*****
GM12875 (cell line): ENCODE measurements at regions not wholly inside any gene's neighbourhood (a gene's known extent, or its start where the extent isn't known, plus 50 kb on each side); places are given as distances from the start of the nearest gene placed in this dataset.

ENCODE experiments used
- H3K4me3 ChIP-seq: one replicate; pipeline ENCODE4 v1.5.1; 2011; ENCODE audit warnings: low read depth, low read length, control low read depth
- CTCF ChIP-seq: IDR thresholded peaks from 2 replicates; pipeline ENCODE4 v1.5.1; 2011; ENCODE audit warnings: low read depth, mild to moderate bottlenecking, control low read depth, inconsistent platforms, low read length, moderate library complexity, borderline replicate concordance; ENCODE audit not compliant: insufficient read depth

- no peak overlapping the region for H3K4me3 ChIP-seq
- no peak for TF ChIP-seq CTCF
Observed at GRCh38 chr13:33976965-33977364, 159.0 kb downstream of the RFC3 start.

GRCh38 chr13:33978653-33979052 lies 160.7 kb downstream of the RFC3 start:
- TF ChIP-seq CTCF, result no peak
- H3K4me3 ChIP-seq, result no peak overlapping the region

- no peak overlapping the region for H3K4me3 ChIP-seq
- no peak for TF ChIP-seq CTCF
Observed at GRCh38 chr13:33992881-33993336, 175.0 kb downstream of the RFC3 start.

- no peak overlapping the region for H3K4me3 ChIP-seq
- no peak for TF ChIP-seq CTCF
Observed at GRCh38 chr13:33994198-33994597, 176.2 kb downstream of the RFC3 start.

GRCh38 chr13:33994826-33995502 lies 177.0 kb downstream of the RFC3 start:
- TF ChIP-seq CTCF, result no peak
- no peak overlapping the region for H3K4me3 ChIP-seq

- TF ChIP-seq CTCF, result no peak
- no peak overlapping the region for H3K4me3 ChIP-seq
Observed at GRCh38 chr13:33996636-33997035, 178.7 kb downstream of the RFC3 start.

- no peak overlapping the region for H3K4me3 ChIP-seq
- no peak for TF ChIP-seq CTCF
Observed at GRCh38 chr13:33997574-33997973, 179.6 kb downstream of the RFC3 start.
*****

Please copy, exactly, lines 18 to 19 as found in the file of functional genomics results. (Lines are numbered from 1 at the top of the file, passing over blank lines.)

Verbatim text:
- TF ChIP-seq CTCF, result no peak
- no peak overlapping the region for H3K4me3 ChIP-seq